For two-dimensional difference gel electrophoresis (2D-DIGE) protein samples were minimally labeled as previously described (Radwan et al., 2008) with minor modifications. CyDye DIGETM fluorescent dyes (GE Healthcare Life Science, Munich, Germany) were used to label 33 μg of proteins per sample using 8 nmol dye/mg proteins. For each mode of growth three biological replicates were used. Biofilm and planktonic samples from each strain were labeled with Cye3 and Cye5. The internal standard comprising a pool of equal amounts from all samples was labeled with Cye2. Isoelectric focusing was carried out on an IPGphor III (GE Healthcare, Amersham Biosciences) system using 18 cm IPG Dry strips with linear pH gradients of 4–7 and 6–9 (all GE Healthcare, Amersham Biosciences). The IPG strips were rehydrated over night with rehydration buffer [7 M urea, 2 M thiourea, 4% (w/v) CHAPS, 0.4% (w/v) DTT, 0.5% carrier ampholytes] at room temperature. DTT 0.4% (w/v) and carrier ampholytes 0.5% (v/v) were added to the mixed proteins samples in detergent buffer and the final volume was adjusted to 50 μL with rehydration buffer. Protein samples were then loaded onto the strips via loading cups. pH 4–7 strips were focused for a total of 36 KVh and pH 6–9 strips were focused for a total of 27 KVh. The IPG strips were reduced with 1% w/v DTT for 15 min and alkylated using 4% (w/v) iodoacetamide for 15 min in equilibration buffer (6 M urea, 30% (v/v) glycerin, 2% (w/v) SDS) and SDS-PAGE (12.5% T) was subsequently performed overnight (13 mA per gel) using an Ettan Dalt Six Electrophoresis Chamber (GE Healthcare, Amersham, Biosciences).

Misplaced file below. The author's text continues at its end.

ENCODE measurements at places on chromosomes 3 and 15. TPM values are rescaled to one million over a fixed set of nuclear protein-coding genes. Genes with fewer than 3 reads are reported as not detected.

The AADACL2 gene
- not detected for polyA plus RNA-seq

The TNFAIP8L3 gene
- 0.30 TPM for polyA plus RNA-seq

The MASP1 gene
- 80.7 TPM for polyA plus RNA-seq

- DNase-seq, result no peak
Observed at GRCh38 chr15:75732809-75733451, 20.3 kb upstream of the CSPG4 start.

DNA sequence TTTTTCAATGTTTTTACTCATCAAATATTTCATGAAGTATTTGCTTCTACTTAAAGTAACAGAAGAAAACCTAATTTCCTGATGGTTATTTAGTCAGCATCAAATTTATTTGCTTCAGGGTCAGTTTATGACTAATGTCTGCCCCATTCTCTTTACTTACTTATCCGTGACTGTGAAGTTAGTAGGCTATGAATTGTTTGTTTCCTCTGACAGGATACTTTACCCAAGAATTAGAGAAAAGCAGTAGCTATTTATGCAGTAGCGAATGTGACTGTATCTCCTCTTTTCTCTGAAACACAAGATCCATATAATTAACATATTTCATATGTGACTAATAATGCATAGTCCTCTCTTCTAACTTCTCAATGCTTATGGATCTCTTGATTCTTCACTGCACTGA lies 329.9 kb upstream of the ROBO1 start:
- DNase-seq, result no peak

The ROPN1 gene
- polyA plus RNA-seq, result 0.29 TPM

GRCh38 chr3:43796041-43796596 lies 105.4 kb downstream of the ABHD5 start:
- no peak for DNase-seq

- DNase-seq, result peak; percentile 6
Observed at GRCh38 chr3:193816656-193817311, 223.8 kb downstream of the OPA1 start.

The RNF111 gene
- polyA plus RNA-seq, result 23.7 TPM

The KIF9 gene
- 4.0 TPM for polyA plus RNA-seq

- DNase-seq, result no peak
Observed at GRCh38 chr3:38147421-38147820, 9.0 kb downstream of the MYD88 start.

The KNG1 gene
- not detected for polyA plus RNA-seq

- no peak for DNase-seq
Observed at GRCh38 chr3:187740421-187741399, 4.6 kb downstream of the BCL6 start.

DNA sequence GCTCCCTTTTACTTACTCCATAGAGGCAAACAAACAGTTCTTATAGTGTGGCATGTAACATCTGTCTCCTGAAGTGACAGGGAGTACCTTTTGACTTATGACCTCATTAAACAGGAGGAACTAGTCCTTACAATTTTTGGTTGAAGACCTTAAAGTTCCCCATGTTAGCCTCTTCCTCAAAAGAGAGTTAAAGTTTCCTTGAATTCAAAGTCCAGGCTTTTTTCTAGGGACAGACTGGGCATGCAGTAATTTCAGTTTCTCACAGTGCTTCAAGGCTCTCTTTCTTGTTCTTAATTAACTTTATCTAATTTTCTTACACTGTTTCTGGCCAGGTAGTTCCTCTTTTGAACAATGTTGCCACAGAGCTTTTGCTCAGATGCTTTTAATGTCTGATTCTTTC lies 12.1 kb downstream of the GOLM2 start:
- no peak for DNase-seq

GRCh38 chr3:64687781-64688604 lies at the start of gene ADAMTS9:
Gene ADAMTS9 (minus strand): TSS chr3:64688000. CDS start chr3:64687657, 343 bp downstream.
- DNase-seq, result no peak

Imaging and Data Processing

Fluorescence images of the gels were acquired using a Typhoon 9400 scanner (GE Healthcare). Data analysis was performed with the DeCyder software version 7.0 (GE Healthcare). Spot detection, matching, and normalization were performed using a standard algorithm of the software. Spot matching as well as spot quality of proteins of interest were manually checked eliminating false positives. To assess the reproducibility of gel replicates, principal component analysis (PCA) was carried out employing the DeCyder analysis module. For PCA all spots within the ANOVA 95th confidence interval were included. Spots showing more than threefold changes (p ≤ 0.05) in abundance between the strains growing as biofilm or in planktonic mode were considered as significant differences, manually excised from silvers stained gels (Blum et al., 1989; Miller and Gemeiner, 1992) and subjected to mass-spectrometry for protein identification.

In-gel Trypsin Digestion and MS-Based Protein Identification